Dismissal under section 10 of the Crimes (Sentencing Procedure) Act. The licence will not be disqualified, however the RMS has the discretion to continue the suspension regardless of a successful section 10.

Penalties if convicted by a court

Exceed speed limit byLight vehicles – court maximum fineHeavy vehicles – court maximum fineLicence disqualification
Not more than 10 km/h$2,200$2,200
More than 10 km/h but not more than 20 km/h$2,200$2,200
More than 20 km/h but not more than 30 km/h$2,200$2,200
More than 30 km/h but not more than 45 km/h$2,200$2,2003 months (minimum)
More than 45 km/h$2,530$3,7406 months (minimum)

 

Increased traffic offender penalties

Some licence holders must re-sit and pass the Driver Knowledge Test before they are allowed to continue driving:

  • unrestricted licence holders who exceed their demerit points twice within five years, who must also complete a driver education course such as the Traffic Offender Intervention Program at their own cost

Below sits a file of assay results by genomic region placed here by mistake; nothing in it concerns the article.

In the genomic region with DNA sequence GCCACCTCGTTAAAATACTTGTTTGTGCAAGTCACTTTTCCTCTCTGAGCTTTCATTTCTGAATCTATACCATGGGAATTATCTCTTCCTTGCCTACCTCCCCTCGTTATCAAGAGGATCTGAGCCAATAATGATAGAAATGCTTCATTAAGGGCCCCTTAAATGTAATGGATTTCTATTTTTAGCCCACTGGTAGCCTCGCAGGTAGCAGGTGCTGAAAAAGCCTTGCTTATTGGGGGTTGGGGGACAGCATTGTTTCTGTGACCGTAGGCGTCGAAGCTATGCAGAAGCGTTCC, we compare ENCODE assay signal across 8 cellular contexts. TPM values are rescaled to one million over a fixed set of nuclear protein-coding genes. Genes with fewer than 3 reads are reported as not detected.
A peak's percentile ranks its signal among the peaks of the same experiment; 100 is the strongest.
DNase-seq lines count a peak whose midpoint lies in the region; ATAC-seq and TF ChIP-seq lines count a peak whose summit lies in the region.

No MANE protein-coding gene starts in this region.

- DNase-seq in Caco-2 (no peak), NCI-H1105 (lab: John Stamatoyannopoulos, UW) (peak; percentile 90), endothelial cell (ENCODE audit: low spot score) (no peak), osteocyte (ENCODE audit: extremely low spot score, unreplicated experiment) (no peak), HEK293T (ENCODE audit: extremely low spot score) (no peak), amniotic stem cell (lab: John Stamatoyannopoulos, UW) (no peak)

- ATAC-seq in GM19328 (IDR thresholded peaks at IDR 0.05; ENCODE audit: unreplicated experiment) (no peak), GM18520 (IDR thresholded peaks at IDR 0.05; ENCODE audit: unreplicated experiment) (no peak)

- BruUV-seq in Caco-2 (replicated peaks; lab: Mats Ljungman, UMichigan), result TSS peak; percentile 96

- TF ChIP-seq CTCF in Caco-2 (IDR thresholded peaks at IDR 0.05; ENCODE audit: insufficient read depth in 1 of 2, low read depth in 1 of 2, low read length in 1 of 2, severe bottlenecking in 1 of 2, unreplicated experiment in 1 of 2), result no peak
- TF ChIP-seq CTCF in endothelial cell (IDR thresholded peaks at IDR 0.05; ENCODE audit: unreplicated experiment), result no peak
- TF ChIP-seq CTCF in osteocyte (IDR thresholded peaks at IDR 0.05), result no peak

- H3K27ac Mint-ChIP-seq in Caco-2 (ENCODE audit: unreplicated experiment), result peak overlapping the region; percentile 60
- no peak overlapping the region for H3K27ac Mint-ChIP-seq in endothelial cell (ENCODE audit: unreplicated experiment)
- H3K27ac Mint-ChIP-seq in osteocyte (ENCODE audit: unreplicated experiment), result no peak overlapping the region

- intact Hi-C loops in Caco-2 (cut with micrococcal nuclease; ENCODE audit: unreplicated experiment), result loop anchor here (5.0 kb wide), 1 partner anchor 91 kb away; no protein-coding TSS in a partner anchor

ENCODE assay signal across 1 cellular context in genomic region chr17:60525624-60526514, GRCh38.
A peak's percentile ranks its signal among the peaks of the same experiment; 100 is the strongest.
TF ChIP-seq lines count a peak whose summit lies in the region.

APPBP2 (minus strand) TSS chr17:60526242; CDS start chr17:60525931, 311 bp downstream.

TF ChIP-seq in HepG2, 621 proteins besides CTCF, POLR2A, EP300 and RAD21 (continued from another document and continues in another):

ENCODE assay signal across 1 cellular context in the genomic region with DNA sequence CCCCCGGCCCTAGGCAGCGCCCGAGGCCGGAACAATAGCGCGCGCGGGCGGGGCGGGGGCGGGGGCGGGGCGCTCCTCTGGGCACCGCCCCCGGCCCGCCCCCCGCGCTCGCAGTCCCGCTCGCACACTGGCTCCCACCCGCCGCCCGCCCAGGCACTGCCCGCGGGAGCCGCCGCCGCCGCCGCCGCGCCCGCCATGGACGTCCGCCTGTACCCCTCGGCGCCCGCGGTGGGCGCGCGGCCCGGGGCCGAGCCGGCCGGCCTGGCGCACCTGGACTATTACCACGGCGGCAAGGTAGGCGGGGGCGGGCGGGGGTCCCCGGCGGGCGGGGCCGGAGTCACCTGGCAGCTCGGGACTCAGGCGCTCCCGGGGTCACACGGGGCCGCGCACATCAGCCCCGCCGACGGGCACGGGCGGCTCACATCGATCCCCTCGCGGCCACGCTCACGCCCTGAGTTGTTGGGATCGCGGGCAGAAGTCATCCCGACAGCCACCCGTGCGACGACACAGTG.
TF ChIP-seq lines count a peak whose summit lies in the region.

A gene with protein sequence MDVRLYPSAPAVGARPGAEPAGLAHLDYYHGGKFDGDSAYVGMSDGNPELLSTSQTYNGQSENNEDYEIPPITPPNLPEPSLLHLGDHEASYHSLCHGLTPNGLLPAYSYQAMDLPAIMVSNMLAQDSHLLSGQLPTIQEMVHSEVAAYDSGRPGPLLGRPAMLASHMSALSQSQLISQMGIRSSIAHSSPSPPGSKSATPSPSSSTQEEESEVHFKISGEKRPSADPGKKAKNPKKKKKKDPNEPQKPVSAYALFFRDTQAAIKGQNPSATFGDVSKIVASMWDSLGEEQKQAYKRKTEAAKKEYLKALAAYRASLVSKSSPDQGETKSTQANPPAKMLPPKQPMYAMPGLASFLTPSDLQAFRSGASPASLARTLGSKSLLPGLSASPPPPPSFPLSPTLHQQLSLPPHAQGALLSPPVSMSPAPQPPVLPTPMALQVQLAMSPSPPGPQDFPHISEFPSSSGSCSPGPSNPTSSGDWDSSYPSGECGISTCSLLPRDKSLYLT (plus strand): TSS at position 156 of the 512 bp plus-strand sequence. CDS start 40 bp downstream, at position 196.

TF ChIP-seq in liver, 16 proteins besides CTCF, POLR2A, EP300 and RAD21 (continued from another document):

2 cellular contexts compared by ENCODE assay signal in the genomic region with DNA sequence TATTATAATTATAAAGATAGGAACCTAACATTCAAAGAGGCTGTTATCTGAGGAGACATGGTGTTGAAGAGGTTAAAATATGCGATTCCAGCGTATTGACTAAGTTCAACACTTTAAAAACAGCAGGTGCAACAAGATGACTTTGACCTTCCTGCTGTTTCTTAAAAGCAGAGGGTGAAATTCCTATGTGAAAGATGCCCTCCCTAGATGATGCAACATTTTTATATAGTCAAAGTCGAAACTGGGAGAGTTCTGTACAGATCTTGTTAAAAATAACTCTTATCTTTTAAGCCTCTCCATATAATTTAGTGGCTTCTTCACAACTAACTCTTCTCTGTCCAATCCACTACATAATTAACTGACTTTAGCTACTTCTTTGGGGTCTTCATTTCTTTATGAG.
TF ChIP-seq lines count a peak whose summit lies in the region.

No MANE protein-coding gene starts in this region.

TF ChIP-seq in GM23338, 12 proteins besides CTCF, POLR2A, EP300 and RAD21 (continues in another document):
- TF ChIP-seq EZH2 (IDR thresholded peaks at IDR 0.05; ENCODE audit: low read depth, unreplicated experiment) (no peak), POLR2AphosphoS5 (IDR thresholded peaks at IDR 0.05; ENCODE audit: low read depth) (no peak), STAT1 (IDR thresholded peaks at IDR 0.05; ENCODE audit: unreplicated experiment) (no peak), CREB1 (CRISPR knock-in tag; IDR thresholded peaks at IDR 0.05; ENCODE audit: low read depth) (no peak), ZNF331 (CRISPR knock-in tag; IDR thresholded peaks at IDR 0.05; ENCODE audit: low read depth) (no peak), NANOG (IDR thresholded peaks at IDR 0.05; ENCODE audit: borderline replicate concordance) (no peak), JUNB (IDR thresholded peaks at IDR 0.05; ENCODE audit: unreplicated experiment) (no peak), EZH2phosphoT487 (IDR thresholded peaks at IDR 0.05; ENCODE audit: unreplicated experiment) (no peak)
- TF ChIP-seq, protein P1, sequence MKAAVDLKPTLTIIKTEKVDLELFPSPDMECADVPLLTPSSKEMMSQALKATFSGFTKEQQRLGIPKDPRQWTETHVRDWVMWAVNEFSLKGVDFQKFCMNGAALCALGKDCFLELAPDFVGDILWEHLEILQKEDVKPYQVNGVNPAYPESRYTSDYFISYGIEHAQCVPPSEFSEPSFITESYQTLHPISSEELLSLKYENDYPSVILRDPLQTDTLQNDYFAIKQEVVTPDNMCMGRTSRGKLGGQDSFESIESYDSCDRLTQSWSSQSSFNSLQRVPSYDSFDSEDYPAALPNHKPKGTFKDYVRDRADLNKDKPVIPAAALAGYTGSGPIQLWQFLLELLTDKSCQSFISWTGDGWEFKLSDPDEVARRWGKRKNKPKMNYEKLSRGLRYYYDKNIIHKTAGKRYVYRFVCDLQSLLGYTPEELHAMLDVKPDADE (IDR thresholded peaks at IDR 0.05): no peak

• provisional licence holders who twice exceed their demerit point limit
  • drivers convicted of two drink driving offences in a five year period.

Habitual offenders (people who repeatedly commit serious offences)

A driver who is found guilty of three serious offences within five years is declared a habitual offender and will be disqualified from driving for five years, unless a court rules otherwise (there is a minimum of two years). This period is in addition to any disqualification resulting from the third serious offence.

Important details about habitual offending:

  • The court may order a longer period of disqualification, including disqualification for life.